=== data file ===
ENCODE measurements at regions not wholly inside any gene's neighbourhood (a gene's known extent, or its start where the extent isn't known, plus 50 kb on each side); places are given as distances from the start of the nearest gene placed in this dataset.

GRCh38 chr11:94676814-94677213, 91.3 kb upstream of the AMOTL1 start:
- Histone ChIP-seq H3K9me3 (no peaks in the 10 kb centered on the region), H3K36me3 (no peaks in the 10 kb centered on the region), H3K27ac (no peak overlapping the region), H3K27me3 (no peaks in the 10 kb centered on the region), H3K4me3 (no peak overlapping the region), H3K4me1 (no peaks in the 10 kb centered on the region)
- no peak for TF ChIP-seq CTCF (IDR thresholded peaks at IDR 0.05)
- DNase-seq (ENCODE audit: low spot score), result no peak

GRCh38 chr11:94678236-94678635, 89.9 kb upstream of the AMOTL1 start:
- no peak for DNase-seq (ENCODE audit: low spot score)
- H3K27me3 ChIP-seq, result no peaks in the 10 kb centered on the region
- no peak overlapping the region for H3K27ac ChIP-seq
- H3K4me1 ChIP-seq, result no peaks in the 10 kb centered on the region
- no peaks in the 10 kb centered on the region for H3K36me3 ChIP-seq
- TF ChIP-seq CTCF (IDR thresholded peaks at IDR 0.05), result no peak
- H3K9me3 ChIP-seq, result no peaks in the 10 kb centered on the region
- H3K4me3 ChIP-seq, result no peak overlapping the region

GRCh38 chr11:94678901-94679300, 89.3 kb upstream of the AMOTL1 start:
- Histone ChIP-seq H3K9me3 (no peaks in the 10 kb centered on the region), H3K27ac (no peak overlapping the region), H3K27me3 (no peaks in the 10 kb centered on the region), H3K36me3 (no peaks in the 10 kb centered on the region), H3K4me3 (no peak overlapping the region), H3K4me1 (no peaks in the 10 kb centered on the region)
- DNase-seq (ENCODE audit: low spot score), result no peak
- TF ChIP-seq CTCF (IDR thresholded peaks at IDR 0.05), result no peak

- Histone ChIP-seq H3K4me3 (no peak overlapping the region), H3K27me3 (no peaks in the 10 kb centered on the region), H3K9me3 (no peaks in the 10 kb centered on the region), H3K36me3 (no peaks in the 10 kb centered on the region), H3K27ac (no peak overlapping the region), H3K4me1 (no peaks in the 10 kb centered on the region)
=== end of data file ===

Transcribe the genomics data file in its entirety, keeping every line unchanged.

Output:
ENCODE measurements at regions not wholly inside any gene's neighbourhood (a gene's known extent, or its start where the extent isn't known, plus 50 kb on each side); places are given as distances from the start of the nearest gene placed in this dataset.

GRCh38 chr11:94676814-94677213, 91.3 kb upstream of the AMOTL1 start:
- Histone ChIP-seq H3K9me3 (no peaks in the 10 kb centered on the region), H3K36me3 (no peaks in the 10 kb centered on the region), H3K27ac (no peak overlapping the region), H3K27me3 (no peaks in the 10 kb centered on the region), H3K4me3 (no peak overlapping the region), H3K4me1 (no peaks in the 10 kb centered on the region)
- no peak for TF ChIP-seq CTCF (IDR thresholded peaks at IDR 0.05)
- DNase-seq (ENCODE audit: low spot score), result no peak

GRCh38 chr11:94678236-94678635, 89.9 kb upstream of the AMOTL1 start:
- no peak for DNase-seq (ENCODE audit: low spot score)
- H3K27me3 ChIP-seq, result no peaks in the 10 kb centered on the region
- no peak overlapping the region for H3K27ac ChIP-seq
- H3K4me1 ChIP-seq, result no peaks in the 10 kb centered on the region
- no peaks in the 10 kb centered on the region for H3K36me3 ChIP-seq
- TF ChIP-seq CTCF (IDR thresholded peaks at IDR 0.05), result no peak
- H3K9me3 ChIP-seq, result no peaks in the 10 kb centered on the region
- H3K4me3 ChIP-seq, result no peak overlapping the region

GRCh38 chr11:94678901-94679300, 89.3 kb upstream of the AMOTL1 start:
- Histone ChIP-seq H3K9me3 (no peaks in the 10 kb centered on the region), H3K27ac (no peak overlapping the region), H3K27me3 (no peaks in the 10 kb centered on the region), H3K36me3 (no peaks in the 10 kb centered on the region), H3K4me3 (no peak overlapping the region), H3K4me1 (no peaks in the 10 kb centered on the region)
- DNase-seq (ENCODE audit: low spot score), result no peak
- TF ChIP-seq CTCF (IDR thresholded peaks at IDR 0.05), result no peak

- Histone ChIP-seq H3K4me3 (no peak overlapping the region), H3K27me3 (no peaks in the 10 kb centered on the region), H3K9me3 (no peaks in the 10 kb centered on the region), H3K36me3 (no peaks in the 10 kb centered on the region), H3K27ac (no peak overlapping the region), H3K4me1 (no peaks in the 10 kb centered on the region)